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Some of the regulations designed to improve water quality will cost farmers, industry and the council a significant expense and have no effect whatsoever in a region with the cleanest rivers in the country, the council believes.
Staff hosted senior Government officials on the Coast for two days, in a bid to make clear the issues posed by the Essential Freshwater policy, planning and science manager Hadley Mills told the council meeting this week.
Despite that, four key parts of the final package remained especially problematic.
Two involved wetlands; one was the compulsory replanting of cropped and grazed areas by October 1 every year; and one involved stock exclusion on big river-run farms.
The freshwater standard allowed sphagnum moss harvesting in wetlands, and generally followed the rules set in the West Coast land and water plan, Mr Mills said.
But while the regional plan allowed the refuelling of brush cutters and other machinery from a 20 litre fuel can on site, the Government's new rule did not.
"The environmental effects caused by having to move machinery in and out (to refuel) are likely to be greater than if the machinery can be refuelled within the wetland," Mr Mills reported.
Making farmers replant land used for intensive winter grazing by October 1 every year was another rule that would not work on the West Coast.
"Pasture growing conditions in October are much slower (than in northern regions) ...wet spring conditions also make getting machinery onto paddocks for resowing, difficult and potentially damaging to soil structure."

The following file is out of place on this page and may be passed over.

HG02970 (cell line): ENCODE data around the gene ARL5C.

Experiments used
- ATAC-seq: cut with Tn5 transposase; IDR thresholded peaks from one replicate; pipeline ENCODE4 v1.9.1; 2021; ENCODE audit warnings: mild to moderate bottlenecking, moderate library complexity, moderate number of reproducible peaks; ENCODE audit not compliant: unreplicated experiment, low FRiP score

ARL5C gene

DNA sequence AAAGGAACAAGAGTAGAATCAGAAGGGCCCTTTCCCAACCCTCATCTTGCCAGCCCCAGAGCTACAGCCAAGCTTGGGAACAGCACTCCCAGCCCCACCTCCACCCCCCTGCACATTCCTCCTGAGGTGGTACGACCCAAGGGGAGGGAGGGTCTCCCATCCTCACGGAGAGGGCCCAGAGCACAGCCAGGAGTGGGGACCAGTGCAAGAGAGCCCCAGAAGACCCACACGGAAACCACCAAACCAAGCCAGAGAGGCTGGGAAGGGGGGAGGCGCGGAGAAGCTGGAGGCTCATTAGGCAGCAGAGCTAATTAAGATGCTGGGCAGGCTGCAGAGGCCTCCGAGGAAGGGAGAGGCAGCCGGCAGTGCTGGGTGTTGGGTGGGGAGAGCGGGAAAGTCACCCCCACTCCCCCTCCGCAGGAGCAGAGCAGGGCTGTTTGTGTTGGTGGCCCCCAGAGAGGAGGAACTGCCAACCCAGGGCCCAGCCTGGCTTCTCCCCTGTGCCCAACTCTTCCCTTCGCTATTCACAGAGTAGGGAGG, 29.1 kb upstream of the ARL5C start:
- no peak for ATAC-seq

The council should ask the Government to extend the replanting date to November 1, as it had done for Otago and Southland, Mr Mills recommended. The stock exclusion regulations were also a concern.
Between now and July 2025, all cattle, deer and pigs must be kept out of rivers over 1m wide, with a 3m setback for fences.
"There are a large number of river run type farms, mostly in South Westland where compliance will be very difficult if not impossible."
The farms operated at low stocking rates, on a mix of private and public leasehold land in valleys with very wide river beds and highly variable flows.
"Water quality in these areas is typically very high and low stocking rate farming has been operating for generations with negligible impact."
The council agreed to raise the four problem rules with the Government — but added a fifth at the request of councillor and dairy farmer, Debra Magner.
The new requirement for landholders to install telemetry and report their water takes constantly to the council was a waste of time and resources, she said.
Speaking after the meeting, Cr Magner said she and many Coast farmers would be hard-pressed to comply.
"We have three bores and no cellphone reception. But we are somehow supposed to get telemetry systems installed and report our water take every 15 minutes, to the council."
Getting a satellite phone connection might be an option, but it was hard to see any point in the exercise, she said.
"We get 4m of rainfall a year, for goodness sake. This is absolutely stupid."
Lois Williams - Local democracy reporter